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Opinion: Remembering Columbine

Columbine flower
Flickr/readontheroad Creative Commons
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Colorado Columbine

Twenty years ago, I was a 25-year-old news producer, working in Denver at the television station I grew up watching. I was a young, driven journalist but naïve.

I remember producing stories about a school shooting in 1998 in Jonesboro, Arkansas that killed 5 students. It seemed extremely random and unlikely to be repeated. It seemed like people wanted the school shootings to end.

Columbine High School in Jefferson County, Colorado was one of those schools I wished I could have attended as a teenager. I went to a small high school southeast of Denver. My high school’s entire population was 300 but Columbine was six times that. Columbine had comparatively large facilities. It was on the western edge of the Denver metro area and closer to the majestic mountains. It was named after the state flower of Colorado.

1999 had already been quite the year.  The countdown was on to the new millennium. The Denver Broncos won the Super Bowl on January 31. John Elway was the NFL’s quarterback king. We were dancing to Ricky Martin’s “La Vida Loca” and cheering Lauryn Hill’s five Grammy wins.  The biggest story early in the year so far was President Bill Clinton acquitted on articles of impeachment.

April 20, 1999. I actually had the day off.  I met a friend for lunch who told me they had heard something about some shots fired near a school.  Probably nothing I thought. Remember – there was no Twitter or Facebook. I don’t think I had a cell phone at the time.  There were no “push alerts” or streaming video.

I jumped in the car after lunch to run some errands and heard voices of the anchors from my station von the radio. The switch instantly went off in my brain. Many of the Denver radio stations had begun simulcasting different Denver TV newscasts about a shooting inside Columbine High School. I knew it was huge. But once again I was naïve as to what was about to unfold.

As a real journalist does, I drove right into work to see how I could help. It was around 2pm. I didn’t leave until 8am the next morning. You’ve probably seen the images of students running out of Columbine, armed police officers slowly trying to make their way into the classrooms. What I remember – the chaos nearly in slow motion. Our first crews on scene sent in video of children being treated outside in a nearby parking lot. I remember parents showing up anxiously trying to connect with their students. I remember it seeming like hours and hours before police were to search every room of this huge high school that I once admired.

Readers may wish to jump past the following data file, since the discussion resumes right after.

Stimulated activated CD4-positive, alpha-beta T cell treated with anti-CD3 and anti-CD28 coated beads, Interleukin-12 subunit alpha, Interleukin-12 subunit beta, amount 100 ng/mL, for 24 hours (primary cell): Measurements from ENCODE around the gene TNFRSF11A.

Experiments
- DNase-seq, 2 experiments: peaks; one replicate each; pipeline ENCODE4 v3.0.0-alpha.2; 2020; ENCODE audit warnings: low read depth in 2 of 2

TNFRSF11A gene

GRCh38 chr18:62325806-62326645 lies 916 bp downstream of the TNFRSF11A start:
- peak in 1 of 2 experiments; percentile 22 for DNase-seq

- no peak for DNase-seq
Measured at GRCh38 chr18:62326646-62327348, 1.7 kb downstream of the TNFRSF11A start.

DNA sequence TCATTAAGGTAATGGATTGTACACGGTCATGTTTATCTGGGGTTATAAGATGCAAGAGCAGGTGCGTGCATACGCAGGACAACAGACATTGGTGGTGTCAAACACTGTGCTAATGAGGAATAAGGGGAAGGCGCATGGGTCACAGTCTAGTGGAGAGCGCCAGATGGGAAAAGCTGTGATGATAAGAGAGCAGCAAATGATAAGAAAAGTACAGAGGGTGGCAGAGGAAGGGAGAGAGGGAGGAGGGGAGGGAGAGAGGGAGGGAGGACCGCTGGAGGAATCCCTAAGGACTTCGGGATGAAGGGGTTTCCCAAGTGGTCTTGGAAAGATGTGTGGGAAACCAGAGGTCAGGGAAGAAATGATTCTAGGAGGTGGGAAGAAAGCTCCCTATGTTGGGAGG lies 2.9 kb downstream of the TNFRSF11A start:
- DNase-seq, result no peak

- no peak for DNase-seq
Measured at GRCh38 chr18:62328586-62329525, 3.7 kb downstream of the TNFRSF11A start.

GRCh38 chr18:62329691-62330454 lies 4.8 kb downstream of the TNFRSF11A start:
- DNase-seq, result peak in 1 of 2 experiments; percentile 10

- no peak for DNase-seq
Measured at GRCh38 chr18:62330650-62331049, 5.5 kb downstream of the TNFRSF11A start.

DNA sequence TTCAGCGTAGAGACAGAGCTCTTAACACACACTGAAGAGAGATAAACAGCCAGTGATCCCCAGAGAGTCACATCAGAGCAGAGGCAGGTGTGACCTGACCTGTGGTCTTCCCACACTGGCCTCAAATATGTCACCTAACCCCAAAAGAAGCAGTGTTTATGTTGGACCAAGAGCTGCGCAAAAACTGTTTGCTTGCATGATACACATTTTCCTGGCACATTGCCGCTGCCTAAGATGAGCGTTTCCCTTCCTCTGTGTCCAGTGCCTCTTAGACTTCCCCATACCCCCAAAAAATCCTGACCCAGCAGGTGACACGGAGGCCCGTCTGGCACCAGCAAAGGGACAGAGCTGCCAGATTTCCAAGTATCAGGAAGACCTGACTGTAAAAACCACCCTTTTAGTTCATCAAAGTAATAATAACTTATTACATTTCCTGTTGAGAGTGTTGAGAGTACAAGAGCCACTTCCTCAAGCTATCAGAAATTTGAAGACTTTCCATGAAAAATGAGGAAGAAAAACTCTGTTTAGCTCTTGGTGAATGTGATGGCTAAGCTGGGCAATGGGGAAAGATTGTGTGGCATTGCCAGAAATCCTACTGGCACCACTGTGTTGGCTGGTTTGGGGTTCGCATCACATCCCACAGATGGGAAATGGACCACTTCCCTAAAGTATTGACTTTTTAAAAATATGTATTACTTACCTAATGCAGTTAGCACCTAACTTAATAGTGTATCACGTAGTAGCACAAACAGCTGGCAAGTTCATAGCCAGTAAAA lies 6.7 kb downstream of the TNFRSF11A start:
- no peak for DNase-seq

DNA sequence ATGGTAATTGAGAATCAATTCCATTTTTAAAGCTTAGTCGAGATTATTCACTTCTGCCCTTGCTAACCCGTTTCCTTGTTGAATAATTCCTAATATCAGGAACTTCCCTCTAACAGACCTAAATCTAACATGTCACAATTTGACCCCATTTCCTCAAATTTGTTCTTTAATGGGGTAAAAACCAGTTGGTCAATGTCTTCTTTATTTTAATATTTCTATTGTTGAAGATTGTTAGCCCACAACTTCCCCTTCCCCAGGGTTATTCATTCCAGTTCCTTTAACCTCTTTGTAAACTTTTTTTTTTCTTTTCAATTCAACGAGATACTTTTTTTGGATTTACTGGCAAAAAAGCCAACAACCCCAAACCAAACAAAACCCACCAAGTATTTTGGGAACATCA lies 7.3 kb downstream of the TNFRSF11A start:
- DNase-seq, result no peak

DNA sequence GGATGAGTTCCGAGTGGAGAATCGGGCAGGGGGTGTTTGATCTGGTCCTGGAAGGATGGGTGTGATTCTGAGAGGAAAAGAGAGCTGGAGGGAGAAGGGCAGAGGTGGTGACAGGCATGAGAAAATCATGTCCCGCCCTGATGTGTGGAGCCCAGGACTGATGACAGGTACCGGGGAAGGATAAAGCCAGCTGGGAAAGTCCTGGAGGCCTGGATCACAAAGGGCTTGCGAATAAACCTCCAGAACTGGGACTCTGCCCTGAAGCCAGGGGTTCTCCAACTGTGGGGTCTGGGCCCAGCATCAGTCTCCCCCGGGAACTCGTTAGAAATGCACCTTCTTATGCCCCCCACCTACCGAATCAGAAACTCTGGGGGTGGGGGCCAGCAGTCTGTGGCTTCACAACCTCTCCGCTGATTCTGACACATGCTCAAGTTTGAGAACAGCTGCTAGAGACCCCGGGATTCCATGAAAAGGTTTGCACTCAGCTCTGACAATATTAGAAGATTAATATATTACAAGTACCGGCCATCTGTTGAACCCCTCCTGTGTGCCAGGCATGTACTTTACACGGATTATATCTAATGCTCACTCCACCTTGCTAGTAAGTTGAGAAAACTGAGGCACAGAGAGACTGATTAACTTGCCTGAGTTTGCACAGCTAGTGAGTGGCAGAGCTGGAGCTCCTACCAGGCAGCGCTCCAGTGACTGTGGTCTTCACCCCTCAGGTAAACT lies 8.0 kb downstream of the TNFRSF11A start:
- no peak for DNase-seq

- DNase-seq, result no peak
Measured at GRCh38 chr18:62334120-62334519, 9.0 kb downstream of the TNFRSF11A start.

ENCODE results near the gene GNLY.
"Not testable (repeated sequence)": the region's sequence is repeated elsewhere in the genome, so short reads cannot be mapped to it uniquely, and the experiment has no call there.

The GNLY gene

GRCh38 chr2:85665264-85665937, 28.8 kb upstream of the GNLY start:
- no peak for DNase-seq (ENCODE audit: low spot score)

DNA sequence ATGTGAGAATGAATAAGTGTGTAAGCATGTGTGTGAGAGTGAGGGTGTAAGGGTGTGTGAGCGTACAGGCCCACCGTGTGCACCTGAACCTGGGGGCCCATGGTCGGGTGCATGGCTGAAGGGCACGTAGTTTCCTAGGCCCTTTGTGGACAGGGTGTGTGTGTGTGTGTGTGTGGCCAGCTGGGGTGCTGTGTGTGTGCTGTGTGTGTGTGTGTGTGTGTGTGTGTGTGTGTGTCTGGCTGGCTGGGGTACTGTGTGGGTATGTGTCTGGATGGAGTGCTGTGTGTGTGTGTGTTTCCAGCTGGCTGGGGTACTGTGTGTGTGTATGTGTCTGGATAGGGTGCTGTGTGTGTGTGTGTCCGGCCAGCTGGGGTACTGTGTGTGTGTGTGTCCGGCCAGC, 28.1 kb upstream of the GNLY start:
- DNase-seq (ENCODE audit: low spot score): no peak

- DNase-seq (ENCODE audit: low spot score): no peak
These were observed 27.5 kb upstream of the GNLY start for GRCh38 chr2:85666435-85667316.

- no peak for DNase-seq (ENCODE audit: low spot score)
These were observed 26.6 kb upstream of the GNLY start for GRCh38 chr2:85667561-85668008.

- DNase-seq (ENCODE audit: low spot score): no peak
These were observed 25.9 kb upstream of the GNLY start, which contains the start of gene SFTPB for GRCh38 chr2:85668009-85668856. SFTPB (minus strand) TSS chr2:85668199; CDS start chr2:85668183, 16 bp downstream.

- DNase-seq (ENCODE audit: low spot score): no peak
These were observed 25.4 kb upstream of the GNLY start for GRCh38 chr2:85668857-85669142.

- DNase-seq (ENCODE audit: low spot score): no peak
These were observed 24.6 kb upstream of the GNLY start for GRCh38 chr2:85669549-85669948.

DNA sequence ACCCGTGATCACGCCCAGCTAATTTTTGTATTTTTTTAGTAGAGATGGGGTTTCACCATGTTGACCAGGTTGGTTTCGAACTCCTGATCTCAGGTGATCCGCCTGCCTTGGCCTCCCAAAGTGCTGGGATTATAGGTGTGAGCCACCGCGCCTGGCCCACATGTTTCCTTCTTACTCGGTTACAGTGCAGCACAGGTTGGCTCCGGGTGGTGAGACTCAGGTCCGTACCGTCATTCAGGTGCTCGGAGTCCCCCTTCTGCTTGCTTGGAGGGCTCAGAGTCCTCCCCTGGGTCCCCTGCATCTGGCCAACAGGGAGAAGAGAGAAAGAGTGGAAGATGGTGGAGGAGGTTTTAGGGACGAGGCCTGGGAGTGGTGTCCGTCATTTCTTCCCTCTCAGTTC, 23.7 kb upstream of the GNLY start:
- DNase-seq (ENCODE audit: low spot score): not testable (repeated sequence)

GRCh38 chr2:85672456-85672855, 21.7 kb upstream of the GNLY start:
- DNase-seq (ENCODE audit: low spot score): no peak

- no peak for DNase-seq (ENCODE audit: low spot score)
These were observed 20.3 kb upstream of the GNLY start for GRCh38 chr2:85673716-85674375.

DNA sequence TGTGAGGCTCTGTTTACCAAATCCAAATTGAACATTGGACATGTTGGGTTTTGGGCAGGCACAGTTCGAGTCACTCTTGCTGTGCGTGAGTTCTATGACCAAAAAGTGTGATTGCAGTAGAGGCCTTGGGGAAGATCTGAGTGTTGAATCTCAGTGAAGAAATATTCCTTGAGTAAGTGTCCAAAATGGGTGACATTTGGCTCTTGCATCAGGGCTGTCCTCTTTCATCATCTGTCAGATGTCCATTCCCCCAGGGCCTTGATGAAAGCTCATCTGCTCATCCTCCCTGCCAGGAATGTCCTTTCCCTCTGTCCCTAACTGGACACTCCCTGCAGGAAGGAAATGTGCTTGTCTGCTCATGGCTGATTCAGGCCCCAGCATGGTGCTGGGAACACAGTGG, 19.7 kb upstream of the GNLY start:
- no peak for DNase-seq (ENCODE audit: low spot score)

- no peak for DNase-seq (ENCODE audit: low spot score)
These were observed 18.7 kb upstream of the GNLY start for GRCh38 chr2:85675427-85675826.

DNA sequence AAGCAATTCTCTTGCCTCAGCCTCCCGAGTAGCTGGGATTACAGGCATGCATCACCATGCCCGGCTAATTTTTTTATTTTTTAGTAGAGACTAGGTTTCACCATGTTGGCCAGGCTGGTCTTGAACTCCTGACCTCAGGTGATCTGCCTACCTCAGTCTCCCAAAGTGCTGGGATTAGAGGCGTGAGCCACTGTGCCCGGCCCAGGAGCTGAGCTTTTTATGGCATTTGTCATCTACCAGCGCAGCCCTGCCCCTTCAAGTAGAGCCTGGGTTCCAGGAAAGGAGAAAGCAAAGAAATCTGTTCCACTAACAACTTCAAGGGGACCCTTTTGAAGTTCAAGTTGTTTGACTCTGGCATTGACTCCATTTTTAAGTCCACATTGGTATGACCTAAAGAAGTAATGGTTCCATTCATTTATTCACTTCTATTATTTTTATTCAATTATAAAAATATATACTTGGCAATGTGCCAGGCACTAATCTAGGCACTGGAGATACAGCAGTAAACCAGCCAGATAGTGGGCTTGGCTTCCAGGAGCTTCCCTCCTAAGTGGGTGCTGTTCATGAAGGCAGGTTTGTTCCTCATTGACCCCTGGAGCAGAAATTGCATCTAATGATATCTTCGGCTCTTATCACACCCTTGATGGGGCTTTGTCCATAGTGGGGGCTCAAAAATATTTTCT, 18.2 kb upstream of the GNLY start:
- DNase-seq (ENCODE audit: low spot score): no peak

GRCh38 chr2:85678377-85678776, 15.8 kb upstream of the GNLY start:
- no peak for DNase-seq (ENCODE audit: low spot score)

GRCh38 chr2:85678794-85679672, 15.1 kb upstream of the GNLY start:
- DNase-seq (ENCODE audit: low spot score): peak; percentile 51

I remember it being nightfall when we learned 13... Yes, 12 students and a teacher were dead. I remember our crews interviewing parents still holding on hope that their children were hiding in the school – only to learn later their students wouldn’t come home. And as if that wasn’t enough – there were concerns about bombs being placed on the property. It was hours and hours of new information and questioning who were these young killers and where did they ascertain the idea to this and the weapons to carry it out?

As it does often in Colorado, it snows in April. The next morning – Columbine High School was blanketed in fresh, wet snow. But another storm had also arrived… network crews, reporters from around the world and thousands of mourners.  Many of the dead students had driven to school. Their cars in the high school parking lot were covered with flowers, pictures, teddy bears and more.  Soon, 13 crosses were erected near the school, each bearing the name of the dead.

And there was another more disturbing new normal. People were calling school threats – one after the other. As we prepared to cover 13 funerals… our crews raced around the Denver metro area as schools were placed on lockdown or shut down. There were frightened parents and children everywhere. The nightmare continued.

I’ll repeat this for anyone who believes journalists love covering a story like this – they don’t. There were tears – real breakdowns – from reporters who witnessed the students severe injuries, people offended by the media’s presence and anger at us for not demanding better answers from law enforcement. We tried to be as sensitive as we could when asking grieving families for pictures or some way to tell their loved ones’ story even as they had done so for other outlets.

And then there were the funerals. There’s nothing that can prepare you for hearing loved ones grieve and talk about the potential of 12 young people and a beloved teacher who tried to shield students from bullets.  I wasn’t in the field with reporters and photojournalists but the stories and images beamed into our control room during the newscasts brought us to tears nightly.  Many journalists in Colorado, slipped into depression.

That was just the first few days after April 20, 1999. There’s no happy ending. President Clinton convened a White House summit to address school violence. But in the 20 years since Columbine, the Washington Post reports more than 223,000 American children have been exposed to gun violence during classroom hours. Not all of them were mass shootings like Sandy Hook in Connecticut (26 dead) or Stoneman Douglas High School in Florida (17 dead).

Twenty years ago, people vowed to never allow the tragedy at Columbine High School to ever repeat itself at an American school again. I may not have been the only naive one.

Editor's note: Reginald Hardwick is the Digital News Director at WKAR public media. Prior to joining WKAR in 2017, he was a television news producer in Dallas/Fort Worth and Denver, Colorado.

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